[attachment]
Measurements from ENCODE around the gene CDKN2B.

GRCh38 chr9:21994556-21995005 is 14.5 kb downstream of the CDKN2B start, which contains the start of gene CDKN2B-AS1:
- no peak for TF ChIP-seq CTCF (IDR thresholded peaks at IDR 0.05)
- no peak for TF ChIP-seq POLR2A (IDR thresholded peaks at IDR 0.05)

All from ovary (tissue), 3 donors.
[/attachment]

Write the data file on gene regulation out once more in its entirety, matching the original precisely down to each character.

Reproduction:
Measurements from ENCODE around the gene CDKN2B.

GRCh38 chr9:21994556-21995005 is 14.5 kb downstream of the CDKN2B start, which contains the start of gene CDKN2B-AS1:
- no peak for TF ChIP-seq CTCF (IDR thresholded peaks at IDR 0.05)
- no peak for TF ChIP-seq POLR2A (IDR thresholded peaks at IDR 0.05)

All from ovary (tissue), 3 donors.